I Decoded the History Behind My 1966 Ford F600 Dump Truck

There's a mighty story behind this old work truck, and it keeps getting better.

Caleb Jacobs/The Drive

I did my 1966 Ford F600 dirty when I called it "a hodgepodge of Blue Oval trucks" a few weeks back. In reality, the 300-cubic-inch inline-six that I thought was a transplant actually came with the ton-and-a-half rig from the factory, turning my argument to mush. I'm okay with that, though, and I'm here to right that wrong, as well as explain a few other interesting nuggets of info I've uncovered about my beloved workhorse.

Caleb Jacobs/The Drive

First off, the straight-six under the hood isn't all that common. I've not been able to pin down an exact number of production units at this point, but according to my door plaque, it's a heavy-duty 300 that came in a select few F600s at the time. Most who opted to upgrade from the standard 240-cubic-inch six went up to the 330 V8, though this came at the expense of fuel economy. Meanwhile, the heavy-duty 300 delivered both increased power and solid gas mileage, which is ideal when you've got to keep production high and costs low. 

This special engine came with special parts too, most of which it still wears some 54 years (to the month!) after rolling off the production line in Kansas City, just three or so hours from my home. Based on what I know about the truck's previous owners, it's lived in this area for essentially its entire life. 

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Let's look at the heavy-duty exhaust manifold, which has a slightly larger outlet size of 2.5 inches. They're known to be stronger than those found in more ordinary one-ton and smaller trucks, and they can handle higher revs for extended periods of time—like when you're hauling a load of gravel uphill, both ways. Hot-rodders also try to source these manifolds when building turbo setups as they can push a higher volume of air without blowing them to pieces.

Another component I suspect my F600 to sport is a forged steel crankshaft. From what I can tell, this part—labeled no. C6TE-G or C5TE-F—came equipped on all HD applications of the big-boy inline-six. I'm not 100 percent sure my truck has retained its stock crank over the years, though I'd have to pull the current one out to check and, as much as I love providing you all with neat info like that, I simply don't have the time to tear it apart at this very moment.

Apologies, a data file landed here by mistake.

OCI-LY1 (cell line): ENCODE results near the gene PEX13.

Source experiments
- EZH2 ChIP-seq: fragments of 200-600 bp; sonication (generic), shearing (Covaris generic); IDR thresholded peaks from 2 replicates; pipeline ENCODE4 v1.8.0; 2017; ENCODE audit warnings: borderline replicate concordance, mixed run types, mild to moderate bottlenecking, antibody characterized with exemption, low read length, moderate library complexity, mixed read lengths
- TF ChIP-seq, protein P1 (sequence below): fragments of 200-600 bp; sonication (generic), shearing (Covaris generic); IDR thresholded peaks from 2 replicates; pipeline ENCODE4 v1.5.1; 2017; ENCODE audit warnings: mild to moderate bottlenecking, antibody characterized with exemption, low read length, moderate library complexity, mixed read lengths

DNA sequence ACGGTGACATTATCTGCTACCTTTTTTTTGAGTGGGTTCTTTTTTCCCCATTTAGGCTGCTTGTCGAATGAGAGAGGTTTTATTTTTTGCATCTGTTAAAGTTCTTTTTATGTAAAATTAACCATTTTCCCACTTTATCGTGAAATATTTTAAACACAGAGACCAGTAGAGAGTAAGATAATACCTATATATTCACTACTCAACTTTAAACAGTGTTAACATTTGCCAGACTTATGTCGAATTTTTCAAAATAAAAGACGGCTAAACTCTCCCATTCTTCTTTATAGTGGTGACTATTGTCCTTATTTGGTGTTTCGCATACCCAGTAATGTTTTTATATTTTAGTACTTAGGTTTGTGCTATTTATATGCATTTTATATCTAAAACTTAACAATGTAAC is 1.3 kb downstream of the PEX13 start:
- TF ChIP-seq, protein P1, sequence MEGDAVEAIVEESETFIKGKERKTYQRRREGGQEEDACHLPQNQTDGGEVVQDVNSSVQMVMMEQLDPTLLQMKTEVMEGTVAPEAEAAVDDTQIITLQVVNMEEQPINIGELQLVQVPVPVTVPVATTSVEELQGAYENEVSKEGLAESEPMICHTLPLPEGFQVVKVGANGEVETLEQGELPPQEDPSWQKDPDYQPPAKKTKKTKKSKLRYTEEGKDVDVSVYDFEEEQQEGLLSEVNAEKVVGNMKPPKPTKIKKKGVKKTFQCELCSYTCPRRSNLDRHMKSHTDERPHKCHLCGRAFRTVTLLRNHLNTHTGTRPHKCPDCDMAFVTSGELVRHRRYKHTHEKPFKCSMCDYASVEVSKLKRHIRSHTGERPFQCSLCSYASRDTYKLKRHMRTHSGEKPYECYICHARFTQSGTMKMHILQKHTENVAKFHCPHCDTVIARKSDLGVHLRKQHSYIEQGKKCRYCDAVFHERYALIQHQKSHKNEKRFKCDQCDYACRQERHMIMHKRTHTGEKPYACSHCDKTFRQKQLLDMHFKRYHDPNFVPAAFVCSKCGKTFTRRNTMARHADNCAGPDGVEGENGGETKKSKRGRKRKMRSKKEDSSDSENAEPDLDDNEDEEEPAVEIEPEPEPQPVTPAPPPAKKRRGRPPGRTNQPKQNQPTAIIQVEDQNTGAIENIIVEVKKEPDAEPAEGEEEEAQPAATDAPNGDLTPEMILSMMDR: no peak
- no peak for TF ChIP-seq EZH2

According to the aforementioned door plaque, the engine is said to produce 150 net horsepower at a whopping 3,600 RPM. No torque figures are provided, and various sources across the internet claim wildly different numbers that range from 222 pound-feet to 260 pound-feet. Luckily, the folks at Ford's archive were able to lend a hand here, providing me with not only these fantastic old-school power graphs but over 50 pages of info on 1966 model-year F-Series trucks.

Ford Archives

The graph was even signed off on by the engineer overseeing testing.

As I continue to comb through this digital book of data, I'm learning more about what makes an F600 different than the other models, and what makes my particular ride unique from the rest. Without these, I never would've known the truck's specified frame thickness, or that the heavy-duty 300 had plated copper-lead main bearings and connecting rod bearings. All these details made the commercial trucks that much more resilient and, truthfully, it's great fun to nerd out on.

Back on-topic, the transmission is a New Process 435 four-speed, which was used in Ford trucks of all sizes for over 25 years. Unlike the engine, these are a dime a dozen, which will come in handy should I ever need to replace parts or the whole thing. This gearbox was also retooled to run in Dodge, GM, and even International trucks from the same era, though there were differences in the ratios for each application.

As for the rest of the running gear, the rear-end is an Eaton electric two-speed—which I knew already. However, it lists the high and low ranges as 5.83 and 8.11, respectively, which I did not know. Someone removed the wires and switch needed to toggle between the speeds, so I'm stuck in low gear from what I can tell. Still, it's enough to drive on state highways at a reasonable speed. There's nothing wrong with the slow lane in my eyes, especially if you come close to its listed max gross vehicle weight rating (GVWR) of 20,000 pounds.

Caleb Jacobs/The Drive

The exterior has obviously been resprayed at some point in time, though it doesn't stray too far from its original shade of Rangoon Red. The cabin still wears that same bright hue, actually, from its door panels to its mighty metal dashboard. Perhaps my favorite silly detail of the whole truck is the speedometer, that goes to "100." Surely, kph would be more fitting in this case, but no—it's miles per hour. Gotta respect that kind of optimism.

So alas, my '66 is actually a solid piece of relatively original equipment—not some sort of mix-and-match like Johnny Cash's Cadillac. The more I uncover about it, the more I love its character and do-anything attitude. After hauling over 60 loads of rock this spring, it deserves a little R&R. Don't think it's being put away for the summer, though—I've got cruising to do.

Caleb Jacobs/The Drive

Caleb Jacobs is Deputy News Editor at The Drive. He buys weird things, like a '66 Ford dump truck and a '65 Chevy school bus. We continue to employ him, though we can't seem to understand why. Send him a note: caleb@thedrive.com